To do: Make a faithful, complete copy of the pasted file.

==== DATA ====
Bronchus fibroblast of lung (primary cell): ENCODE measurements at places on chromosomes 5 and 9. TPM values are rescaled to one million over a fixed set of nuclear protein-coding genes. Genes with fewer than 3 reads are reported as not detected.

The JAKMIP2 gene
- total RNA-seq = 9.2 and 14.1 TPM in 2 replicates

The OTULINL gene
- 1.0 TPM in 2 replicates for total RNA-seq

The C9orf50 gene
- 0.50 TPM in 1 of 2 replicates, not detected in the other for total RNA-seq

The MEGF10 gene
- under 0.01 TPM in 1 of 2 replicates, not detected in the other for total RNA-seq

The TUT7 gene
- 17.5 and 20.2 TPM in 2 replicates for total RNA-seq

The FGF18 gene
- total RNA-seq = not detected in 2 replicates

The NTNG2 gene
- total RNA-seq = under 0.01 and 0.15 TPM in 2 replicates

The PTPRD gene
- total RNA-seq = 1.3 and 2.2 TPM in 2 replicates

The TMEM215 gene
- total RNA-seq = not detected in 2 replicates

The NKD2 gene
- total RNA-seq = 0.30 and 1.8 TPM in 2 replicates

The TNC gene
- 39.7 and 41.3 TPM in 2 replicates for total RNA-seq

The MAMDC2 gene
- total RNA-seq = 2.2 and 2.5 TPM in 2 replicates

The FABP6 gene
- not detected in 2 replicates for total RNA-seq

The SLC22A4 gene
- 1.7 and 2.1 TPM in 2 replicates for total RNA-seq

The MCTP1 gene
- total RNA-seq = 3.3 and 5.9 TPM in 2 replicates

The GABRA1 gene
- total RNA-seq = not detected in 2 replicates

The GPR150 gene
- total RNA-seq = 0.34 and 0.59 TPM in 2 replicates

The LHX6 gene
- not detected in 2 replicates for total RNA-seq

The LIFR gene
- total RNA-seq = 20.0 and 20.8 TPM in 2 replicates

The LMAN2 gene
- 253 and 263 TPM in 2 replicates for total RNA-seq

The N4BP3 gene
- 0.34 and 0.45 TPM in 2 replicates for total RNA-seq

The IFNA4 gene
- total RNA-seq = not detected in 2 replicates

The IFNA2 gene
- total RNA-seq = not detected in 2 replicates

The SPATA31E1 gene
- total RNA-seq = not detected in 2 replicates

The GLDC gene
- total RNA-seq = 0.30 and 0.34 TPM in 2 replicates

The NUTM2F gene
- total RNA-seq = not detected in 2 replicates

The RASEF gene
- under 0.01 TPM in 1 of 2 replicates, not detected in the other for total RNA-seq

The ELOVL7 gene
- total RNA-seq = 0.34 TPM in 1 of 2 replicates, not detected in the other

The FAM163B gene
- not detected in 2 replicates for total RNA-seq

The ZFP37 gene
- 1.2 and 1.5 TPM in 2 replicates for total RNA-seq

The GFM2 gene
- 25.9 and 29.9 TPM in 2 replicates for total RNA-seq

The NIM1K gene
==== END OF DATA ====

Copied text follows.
Bronchus fibroblast of lung (primary cell): ENCODE measurements at places on chromosomes 5 and 9. TPM values are rescaled to one million over a fixed set of nuclear protein-coding genes. Genes with fewer than 3 reads are reported as not detected.

The JAKMIP2 gene
- total RNA-seq = 9.2 and 14.1 TPM in 2 replicates

The OTULINL gene
- 1.0 TPM in 2 replicates for total RNA-seq

The C9orf50 gene
- 0.50 TPM in 1 of 2 replicates, not detected in the other for total RNA-seq

The MEGF10 gene
- under 0.01 TPM in 1 of 2 replicates, not detected in the other for total RNA-seq

The TUT7 gene
- 17.5 and 20.2 TPM in 2 replicates for total RNA-seq

The FGF18 gene
- total RNA-seq = not detected in 2 replicates

The NTNG2 gene
- total RNA-seq = under 0.01 and 0.15 TPM in 2 replicates

The PTPRD gene
- total RNA-seq = 1.3 and 2.2 TPM in 2 replicates

The TMEM215 gene
- total RNA-seq = not detected in 2 replicates

The NKD2 gene
- total RNA-seq = 0.30 and 1.8 TPM in 2 replicates

The TNC gene
- 39.7 and 41.3 TPM in 2 replicates for total RNA-seq

The MAMDC2 gene
- total RNA-seq = 2.2 and 2.5 TPM in 2 replicates

The FABP6 gene
- not detected in 2 replicates for total RNA-seq

The SLC22A4 gene
- 1.7 and 2.1 TPM in 2 replicates for total RNA-seq

The MCTP1 gene
- total RNA-seq = 3.3 and 5.9 TPM in 2 replicates

The GABRA1 gene
- total RNA-seq = not detected in 2 replicates

The GPR150 gene
- total RNA-seq = 0.34 and 0.59 TPM in 2 replicates

The LHX6 gene
- not detected in 2 replicates for total RNA-seq

The LIFR gene
- total RNA-seq = 20.0 and 20.8 TPM in 2 replicates

The LMAN2 gene
- 253 and 263 TPM in 2 replicates for total RNA-seq

The N4BP3 gene
- 0.34 and 0.45 TPM in 2 replicates for total RNA-seq

The IFNA4 gene
- total RNA-seq = not detected in 2 replicates

The IFNA2 gene
- total RNA-seq = not detected in 2 replicates

The SPATA31E1 gene
- total RNA-seq = not detected in 2 replicates

The GLDC gene
- total RNA-seq = 0.30 and 0.34 TPM in 2 replicates

The NUTM2F gene
- total RNA-seq = not detected in 2 replicates

The RASEF gene
- under 0.01 TPM in 1 of 2 replicates, not detected in the other for total RNA-seq

The ELOVL7 gene
- total RNA-seq = 0.34 TPM in 1 of 2 replicates, not detected in the other

The FAM163B gene
- not detected in 2 replicates for total RNA-seq

The ZFP37 gene
- 1.2 and 1.5 TPM in 2 replicates for total RNA-seq

The GFM2 gene
- 25.9 and 29.9 TPM in 2 replicates for total RNA-seq

The NIM1K gene